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K-State Today

February 18, 2015

La Societe Francaise hosts film festival

Submitted by Mary Hellmer

Ernest and Celestine

The Tournées French Film Festival, sponsored in collaboration with La Société Française, the modern languages department, the Beach Museum of Art and the K-State Student Union, will be from Feb. 20 to March 2.

All films will have English subtitles and will be a great way to experience a different culture without having to leave K-State's campus. All of the films are free and open to the public.

There will be a selection of French cheeses for guests to enjoy immediately following our first film "Ernest and Celestine."

Film dates, times and locations:

• "Ernest and Celestine" will be from 5-7 p.m. Friday, Feb. 20, in the K-State Student Union's Little Theater. This utterly charming animated film about an interspecies friendship, directed by Stéphane Aubier, Vincent Pater, and Benjamin Renner, is based on a series of children's books by the Belgian author-illustrator Gabrielle Vincent, 1929–2000. In an unnamed French city, two different realms of sworn enemies exist: Above ground live bears; below it live mice. Celestine, a wee mouse orphan who is being trained for a career in dentistry but dreams of being an artist instead, meets a kindred spirit in adult Ernest, an ursine musician whom she convinces not to eat her. These unlikely friends set up their own home in the woods, delighting in both their similarities and differences. 

• "The Cave of Forgotten Dreams" will be from 6-8 p.m. Saturday, Feb. 21, at the Beach Museum of Art. Werner Herzog's breathtaking documentary gives viewers an unprecedented look at, as he accurately describes it, "one of the great discoveries in the history of human culture": the prehistoric drawings in the Chauvet-Pont-d'Arc Cave in the south of France. First discovered in 1994, the images — including depictions of lions and mammoths — were made 30,000 years ago and are the earliest known human art. Herzog and his tiny crew were granted special permission to enter the cave, which remains off-limits to the public, by the French minister of culture; the director's interviews with Gallic historians, scientists and other experts help provide context for this extraordinary site. Yet no one is a better guide for this fascinating expedition than Herzog himself, astutely noting that the cave drawings form a "proto-cinema."  

• "The French Minister" will be from 7-9 p.m. Sunday, Feb. 22, in the Union's Little Theater. Directed by Bertrand Tavernier, this razor-sharp satire of politics — both those enacted on the world stage and within the corridors of workplaces — originated in firsthand experience. The film is adapted from graphic novels written by Antonin Baudry, who worked as a speechwriter for Dominique de Villepin, the French foreign minister during the lead-up to the 2003 war in Iraq. As the main character scrambles to figure out just what exactly his highly capricious boss wants from him, the crisis in "Lousdemistan" — clearly a stand-in for Iraq — deepens. The new hire must also contend with the petty office squabbling of his territorial colleagues and their bids for power.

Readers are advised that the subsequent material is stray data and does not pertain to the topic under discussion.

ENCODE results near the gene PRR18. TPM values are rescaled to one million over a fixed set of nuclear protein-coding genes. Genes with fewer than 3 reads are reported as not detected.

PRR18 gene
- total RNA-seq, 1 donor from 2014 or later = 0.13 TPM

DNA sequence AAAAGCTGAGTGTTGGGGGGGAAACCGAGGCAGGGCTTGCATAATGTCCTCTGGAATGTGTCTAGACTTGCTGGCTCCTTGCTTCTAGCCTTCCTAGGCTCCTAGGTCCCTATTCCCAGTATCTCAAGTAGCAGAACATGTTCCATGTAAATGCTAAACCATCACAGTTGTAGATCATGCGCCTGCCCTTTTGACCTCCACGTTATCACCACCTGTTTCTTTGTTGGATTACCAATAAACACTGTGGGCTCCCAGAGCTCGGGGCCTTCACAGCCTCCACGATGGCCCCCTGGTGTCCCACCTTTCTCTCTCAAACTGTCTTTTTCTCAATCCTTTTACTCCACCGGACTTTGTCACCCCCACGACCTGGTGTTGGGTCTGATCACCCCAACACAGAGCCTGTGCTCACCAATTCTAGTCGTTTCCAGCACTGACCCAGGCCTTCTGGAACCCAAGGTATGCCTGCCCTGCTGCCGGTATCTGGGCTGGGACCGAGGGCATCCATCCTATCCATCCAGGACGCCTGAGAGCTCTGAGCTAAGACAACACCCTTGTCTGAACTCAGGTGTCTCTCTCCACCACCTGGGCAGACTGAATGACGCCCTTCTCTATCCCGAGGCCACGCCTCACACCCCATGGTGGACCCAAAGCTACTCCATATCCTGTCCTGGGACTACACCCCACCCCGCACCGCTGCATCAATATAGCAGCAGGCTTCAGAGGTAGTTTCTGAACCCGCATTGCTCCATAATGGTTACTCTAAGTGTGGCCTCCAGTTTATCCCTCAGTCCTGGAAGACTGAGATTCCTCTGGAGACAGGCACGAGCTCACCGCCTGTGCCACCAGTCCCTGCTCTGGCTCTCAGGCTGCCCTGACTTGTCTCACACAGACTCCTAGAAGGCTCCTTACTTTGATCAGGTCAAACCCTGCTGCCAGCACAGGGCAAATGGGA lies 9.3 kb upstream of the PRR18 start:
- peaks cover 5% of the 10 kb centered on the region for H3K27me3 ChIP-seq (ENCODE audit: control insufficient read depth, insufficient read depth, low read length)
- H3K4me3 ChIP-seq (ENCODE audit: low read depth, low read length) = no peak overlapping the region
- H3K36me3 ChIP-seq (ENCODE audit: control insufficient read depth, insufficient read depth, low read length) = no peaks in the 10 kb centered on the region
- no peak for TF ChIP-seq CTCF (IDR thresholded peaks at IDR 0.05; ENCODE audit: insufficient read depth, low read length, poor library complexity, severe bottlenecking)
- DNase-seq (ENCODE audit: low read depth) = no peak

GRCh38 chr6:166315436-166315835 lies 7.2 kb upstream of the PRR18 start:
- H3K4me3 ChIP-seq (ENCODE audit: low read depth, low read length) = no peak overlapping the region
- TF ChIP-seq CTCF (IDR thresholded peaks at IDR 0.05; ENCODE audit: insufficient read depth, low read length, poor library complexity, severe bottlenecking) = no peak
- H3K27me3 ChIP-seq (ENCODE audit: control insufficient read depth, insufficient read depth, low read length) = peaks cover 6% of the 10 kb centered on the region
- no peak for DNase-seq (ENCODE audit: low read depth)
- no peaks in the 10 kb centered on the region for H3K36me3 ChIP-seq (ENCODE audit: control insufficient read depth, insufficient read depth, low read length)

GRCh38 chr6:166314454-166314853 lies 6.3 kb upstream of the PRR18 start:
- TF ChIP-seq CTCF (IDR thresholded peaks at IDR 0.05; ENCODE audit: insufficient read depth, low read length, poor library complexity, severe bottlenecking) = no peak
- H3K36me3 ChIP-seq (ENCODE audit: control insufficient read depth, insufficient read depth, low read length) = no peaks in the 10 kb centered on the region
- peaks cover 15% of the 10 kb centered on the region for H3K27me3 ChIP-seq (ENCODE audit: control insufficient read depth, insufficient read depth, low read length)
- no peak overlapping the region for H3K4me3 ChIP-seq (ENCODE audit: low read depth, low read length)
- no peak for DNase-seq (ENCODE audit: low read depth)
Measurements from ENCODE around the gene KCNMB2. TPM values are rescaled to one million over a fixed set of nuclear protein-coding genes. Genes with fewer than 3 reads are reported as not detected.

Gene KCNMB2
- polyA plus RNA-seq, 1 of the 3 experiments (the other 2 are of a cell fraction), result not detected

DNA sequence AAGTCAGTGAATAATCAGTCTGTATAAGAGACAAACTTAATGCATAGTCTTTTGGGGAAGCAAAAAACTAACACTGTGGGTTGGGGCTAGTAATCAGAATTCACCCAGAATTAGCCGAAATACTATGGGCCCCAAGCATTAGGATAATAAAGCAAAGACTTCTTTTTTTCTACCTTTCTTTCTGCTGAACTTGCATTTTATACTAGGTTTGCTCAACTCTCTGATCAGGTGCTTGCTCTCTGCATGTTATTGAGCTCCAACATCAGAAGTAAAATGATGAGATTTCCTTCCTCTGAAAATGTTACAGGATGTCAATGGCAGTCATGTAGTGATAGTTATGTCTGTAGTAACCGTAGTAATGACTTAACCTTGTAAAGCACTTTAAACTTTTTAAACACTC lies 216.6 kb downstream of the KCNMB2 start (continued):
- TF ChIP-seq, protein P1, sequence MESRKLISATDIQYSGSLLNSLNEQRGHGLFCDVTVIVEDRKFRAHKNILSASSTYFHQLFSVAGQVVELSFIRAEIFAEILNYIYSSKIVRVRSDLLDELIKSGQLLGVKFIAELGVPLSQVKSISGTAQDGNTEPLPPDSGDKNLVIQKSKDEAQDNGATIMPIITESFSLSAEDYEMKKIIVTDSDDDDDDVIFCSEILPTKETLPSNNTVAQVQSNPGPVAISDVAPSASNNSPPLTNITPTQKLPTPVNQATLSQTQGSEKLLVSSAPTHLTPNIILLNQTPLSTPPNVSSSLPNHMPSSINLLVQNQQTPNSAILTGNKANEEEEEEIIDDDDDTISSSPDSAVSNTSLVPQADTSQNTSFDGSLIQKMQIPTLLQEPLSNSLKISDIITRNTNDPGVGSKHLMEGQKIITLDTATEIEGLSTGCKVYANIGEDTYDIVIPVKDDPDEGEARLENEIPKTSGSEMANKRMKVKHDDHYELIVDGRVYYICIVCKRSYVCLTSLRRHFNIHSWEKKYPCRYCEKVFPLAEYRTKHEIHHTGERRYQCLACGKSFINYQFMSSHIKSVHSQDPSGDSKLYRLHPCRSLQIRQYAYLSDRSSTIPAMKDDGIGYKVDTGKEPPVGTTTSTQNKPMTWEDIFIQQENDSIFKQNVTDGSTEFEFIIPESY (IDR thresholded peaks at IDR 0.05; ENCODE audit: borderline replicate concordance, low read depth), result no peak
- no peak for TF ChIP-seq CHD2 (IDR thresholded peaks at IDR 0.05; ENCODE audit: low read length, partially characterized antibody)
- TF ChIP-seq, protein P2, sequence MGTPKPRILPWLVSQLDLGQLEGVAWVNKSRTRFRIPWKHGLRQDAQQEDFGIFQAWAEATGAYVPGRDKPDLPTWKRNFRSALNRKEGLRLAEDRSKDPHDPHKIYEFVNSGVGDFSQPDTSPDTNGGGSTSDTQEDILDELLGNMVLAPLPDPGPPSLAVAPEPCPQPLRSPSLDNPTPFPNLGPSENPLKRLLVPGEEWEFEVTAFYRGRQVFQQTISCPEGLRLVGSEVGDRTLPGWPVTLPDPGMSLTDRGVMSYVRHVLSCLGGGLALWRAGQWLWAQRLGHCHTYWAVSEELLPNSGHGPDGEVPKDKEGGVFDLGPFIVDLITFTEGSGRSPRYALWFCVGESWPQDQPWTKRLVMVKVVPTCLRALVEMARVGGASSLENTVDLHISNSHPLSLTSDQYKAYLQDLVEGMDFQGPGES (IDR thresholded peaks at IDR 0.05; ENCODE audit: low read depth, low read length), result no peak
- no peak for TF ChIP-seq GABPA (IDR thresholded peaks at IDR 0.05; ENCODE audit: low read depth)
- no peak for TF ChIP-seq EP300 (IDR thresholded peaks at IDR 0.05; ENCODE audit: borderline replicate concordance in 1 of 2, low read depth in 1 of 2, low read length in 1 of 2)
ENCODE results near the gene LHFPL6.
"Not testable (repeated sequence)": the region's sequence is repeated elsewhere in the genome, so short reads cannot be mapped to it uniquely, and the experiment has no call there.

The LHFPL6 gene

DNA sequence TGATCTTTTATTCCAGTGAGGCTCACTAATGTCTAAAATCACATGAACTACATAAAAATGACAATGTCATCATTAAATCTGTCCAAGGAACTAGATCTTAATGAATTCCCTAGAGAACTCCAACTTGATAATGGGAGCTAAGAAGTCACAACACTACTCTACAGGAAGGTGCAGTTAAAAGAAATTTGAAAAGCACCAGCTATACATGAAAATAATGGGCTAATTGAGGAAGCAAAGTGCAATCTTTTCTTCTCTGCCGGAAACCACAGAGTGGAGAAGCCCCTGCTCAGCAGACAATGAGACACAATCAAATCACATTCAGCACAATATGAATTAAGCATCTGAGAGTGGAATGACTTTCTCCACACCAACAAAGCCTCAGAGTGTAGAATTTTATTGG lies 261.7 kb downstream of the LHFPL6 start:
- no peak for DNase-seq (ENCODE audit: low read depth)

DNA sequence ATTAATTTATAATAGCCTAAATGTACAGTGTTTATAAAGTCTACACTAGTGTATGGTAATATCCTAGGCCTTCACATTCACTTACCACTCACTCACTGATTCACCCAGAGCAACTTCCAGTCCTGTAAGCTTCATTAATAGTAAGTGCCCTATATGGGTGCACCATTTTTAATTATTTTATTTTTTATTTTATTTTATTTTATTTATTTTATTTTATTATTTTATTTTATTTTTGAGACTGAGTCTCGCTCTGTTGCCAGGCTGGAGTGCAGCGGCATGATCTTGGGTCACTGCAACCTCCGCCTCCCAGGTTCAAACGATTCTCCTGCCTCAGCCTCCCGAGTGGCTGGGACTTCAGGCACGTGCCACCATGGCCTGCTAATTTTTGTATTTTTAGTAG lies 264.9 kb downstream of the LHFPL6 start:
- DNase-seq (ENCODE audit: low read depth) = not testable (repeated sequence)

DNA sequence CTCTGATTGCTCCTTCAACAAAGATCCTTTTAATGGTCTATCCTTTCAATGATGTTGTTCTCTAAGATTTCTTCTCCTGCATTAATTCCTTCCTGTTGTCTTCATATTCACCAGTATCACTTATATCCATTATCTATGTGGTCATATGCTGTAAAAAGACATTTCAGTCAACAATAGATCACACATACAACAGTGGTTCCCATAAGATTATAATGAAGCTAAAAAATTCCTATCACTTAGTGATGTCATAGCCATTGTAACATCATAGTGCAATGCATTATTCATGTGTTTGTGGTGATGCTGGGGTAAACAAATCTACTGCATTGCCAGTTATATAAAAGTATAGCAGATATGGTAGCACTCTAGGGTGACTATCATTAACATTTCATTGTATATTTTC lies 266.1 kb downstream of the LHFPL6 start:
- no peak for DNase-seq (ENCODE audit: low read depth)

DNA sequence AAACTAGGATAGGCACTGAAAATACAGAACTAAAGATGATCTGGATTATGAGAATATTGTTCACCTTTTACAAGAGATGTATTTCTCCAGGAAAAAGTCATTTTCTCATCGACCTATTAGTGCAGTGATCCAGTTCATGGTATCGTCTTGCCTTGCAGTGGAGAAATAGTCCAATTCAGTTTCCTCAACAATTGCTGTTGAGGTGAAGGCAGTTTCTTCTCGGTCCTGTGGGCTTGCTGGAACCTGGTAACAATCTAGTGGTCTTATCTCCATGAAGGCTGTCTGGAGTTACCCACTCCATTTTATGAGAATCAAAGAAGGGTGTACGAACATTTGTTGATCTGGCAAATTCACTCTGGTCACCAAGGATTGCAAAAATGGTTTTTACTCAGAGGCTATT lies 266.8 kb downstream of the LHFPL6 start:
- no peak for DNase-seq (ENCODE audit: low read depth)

• "Mauvais Sang," or "Bad Blood," will be from 6-8 p.m. Friday, Feb. 27, in 015 Eisenhower Hall. Leos Carax's second film, from 1986, is a salute, at once moody and ebullient, to the cinema of the past and the ferocious intensity of youth. "Bad Blood," nominally a neo-noir set in Paris in the near future, transcends homage to capture ineffable states of being. Denis Lavant plays Alex, a conjuror and card sharp who teams up with gangster Marc, played by Michel Piccoli. All-consuming passion is ignited once Alex sees Anna on a bus, only to discover that she is Marc's lover. She and Alex share a stunning, wordless moment, tethered together during a parachute jump — performed without stunt doubles. As we watch them float somewhere above the countryside outside Paris, this lavish spectacle becomes the perfect expression of the enormity of Alex's infatuation — and of Carax's singularly expansive, breathtaking cinema.  

• "The Missing Picture" will be from 6:30-9 p.m. Sunday, March 1, in the Little Theater. How can a filmmaker portray incomprehensible barbarity, especially when he himself and everyone he knew and loved was directly affected by this horror? Rithy Panh ingeniously uses carved and painted figures to represent himself and his family — and many others — who had to flee Phnom Penh for agricultural labor camps on April 17, 1975, the day that the Khmer Rouge seized Cambodia's capital city. The title refers to the fact that almost all of the documentary footage — snippets of which is interspersed throughout the film — that exists from the Khmer Rouge's horrific four-year reign is nothing but propaganda that glorifies the party and its commander. What was never documented was the legions of Cambodians and their relentless suffering. Against intricately detailed dioramas, Panh's small clay human surrogates inexorably, almost magically, assume the qualities and dimensions of real people. 

• "Farewell, My Queen" will be from 6:30-9 p.m. Monday, March 2, in the Little Theater. Benoît Jacquot's nimble, lush adaptation of Chantal Thomas's 2003 novel about the chaos at Versailles on the eve of the 1789 revolution is told not through the vantage point of the monarchs but through the eyes of Sidonie, the besotted reader to Marie Antoinette. "Your love of the queen makes you blind to her caprice," one of Louis XVI's historians tells Sidonie — and the pleasure of Jacquot's film is in watching various strains of discreet yet heated, deluded passionate attachment performed.